Grindr is fined $11.7 million under European privacy law.

By Natasha Singer and Aaron Krolik

The Norwegian Data Protection Authority said on Monday that it would fine Grindr, the world’s most popular gay dating app, 100 million Norwegian Kroner, or about $11.7 million dollars, for illegally disclosing private details about its users to advertising companies.

The Norwegian agency said the app had transmitted users’ precise locations, user-tracking codes and the app’s name to at least five advertising companies, essentially tagging individuals as L.G.B.T.Q. without obtaining their explicit consent, in violation of European data protection law. Among other companies, Grindr shared users’ private details with MoPub, Twitter’s mobile advertising platform, which may in turn share data with more than 100 partners, according to the agency’s ruling.

Tobias Judin, head of the Norwegian Data Protection Authority’s international department, said Grindr’s data-mining practices not only violated European privacy rights but also could have put users at serious risk in countries, like Qatar and Pakistan, where consensual same-sex sexual acts are illegal.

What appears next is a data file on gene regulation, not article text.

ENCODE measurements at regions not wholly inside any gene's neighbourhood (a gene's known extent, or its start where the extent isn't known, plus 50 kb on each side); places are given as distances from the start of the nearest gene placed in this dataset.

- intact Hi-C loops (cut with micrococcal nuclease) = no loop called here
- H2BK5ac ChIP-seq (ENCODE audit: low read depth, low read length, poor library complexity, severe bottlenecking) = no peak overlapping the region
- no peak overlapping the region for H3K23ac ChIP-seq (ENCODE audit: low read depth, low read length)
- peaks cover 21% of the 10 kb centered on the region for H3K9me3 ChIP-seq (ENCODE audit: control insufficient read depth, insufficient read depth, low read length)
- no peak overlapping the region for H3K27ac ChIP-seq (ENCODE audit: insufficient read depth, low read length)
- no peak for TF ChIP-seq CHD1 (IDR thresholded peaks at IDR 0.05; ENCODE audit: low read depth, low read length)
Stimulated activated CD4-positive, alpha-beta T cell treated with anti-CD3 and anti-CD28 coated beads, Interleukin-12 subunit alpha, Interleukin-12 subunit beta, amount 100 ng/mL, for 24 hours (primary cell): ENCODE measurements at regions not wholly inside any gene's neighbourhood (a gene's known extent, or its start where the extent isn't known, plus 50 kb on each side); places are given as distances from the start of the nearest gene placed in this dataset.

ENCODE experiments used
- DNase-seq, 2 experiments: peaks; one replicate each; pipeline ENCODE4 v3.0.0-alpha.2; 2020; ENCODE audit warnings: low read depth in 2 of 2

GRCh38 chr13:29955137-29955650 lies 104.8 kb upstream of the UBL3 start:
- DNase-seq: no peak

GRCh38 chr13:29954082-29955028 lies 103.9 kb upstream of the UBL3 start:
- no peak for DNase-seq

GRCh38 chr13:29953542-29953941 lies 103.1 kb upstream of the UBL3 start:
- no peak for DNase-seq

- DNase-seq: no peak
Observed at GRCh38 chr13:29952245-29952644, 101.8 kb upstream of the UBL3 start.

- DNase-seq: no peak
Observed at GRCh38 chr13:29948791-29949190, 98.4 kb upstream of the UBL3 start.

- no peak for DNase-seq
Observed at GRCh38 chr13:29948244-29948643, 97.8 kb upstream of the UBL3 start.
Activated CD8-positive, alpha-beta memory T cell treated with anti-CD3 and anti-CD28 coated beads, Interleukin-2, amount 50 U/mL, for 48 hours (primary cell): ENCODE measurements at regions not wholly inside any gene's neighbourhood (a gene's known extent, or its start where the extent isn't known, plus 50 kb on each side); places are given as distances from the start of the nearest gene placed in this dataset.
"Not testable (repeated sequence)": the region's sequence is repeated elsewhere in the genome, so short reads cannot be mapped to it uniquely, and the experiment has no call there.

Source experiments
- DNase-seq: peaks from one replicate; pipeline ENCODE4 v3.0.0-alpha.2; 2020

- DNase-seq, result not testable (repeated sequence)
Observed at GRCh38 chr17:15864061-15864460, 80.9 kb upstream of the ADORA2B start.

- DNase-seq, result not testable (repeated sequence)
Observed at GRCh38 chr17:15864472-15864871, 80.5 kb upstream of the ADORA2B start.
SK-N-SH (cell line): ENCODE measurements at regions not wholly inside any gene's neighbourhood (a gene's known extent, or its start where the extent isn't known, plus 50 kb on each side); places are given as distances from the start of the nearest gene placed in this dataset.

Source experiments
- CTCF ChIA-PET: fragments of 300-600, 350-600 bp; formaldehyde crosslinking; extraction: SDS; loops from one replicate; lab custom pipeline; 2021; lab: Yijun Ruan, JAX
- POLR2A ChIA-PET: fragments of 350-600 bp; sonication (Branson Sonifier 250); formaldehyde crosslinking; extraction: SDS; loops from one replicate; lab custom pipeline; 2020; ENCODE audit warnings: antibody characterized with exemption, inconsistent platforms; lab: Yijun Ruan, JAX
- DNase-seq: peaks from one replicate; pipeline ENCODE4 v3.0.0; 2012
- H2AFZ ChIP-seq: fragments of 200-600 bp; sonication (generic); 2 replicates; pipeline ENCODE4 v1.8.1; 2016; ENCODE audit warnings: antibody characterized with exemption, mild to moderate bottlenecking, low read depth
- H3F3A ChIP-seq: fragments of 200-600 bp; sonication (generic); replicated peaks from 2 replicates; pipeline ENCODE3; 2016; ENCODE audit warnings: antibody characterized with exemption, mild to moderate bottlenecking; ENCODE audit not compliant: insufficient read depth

“If someone finds out that they are gay and knows their movements, they may be harmed,” Mr. Judin said. “We’re trying to make these apps and services understand that this approach — not informing users, not gaining a valid consent to share their data — is completely unacceptable.”

The fine comes one year after European nonprofit groups lodged complaints against Grindr and its advertising partners with data protection regulators. In tests last January, The New York Times found that the Android version of the Grindr app was sharing location information that was so precise, it pinpointed reporters on the side of the building they were sitting on. Last April, Grindr revamped its user consent process.

Grindr did not immediately return an email seeking comment. The company has until Feb. 15 to comment on the Norwegian agency’s ruling before it is finalized. The Norwegian agency said it was investigating whether the ad companies that received users’ details from Grindr had also violated European data protection law.

Privacy experts said the ruling would have wide repercussions beyond dating apps.

“This not only sets limits for Grindr,” said Finn Myrstad, the director of digital policy for the Norwegian Consumer Council, one of the groups that lodged the complaints, “but establishes strict legal requirements on a whole industry that profits from collecting and sharing information about our preferences, location, purchases, physical and mental health, sexual orientation and political views.”

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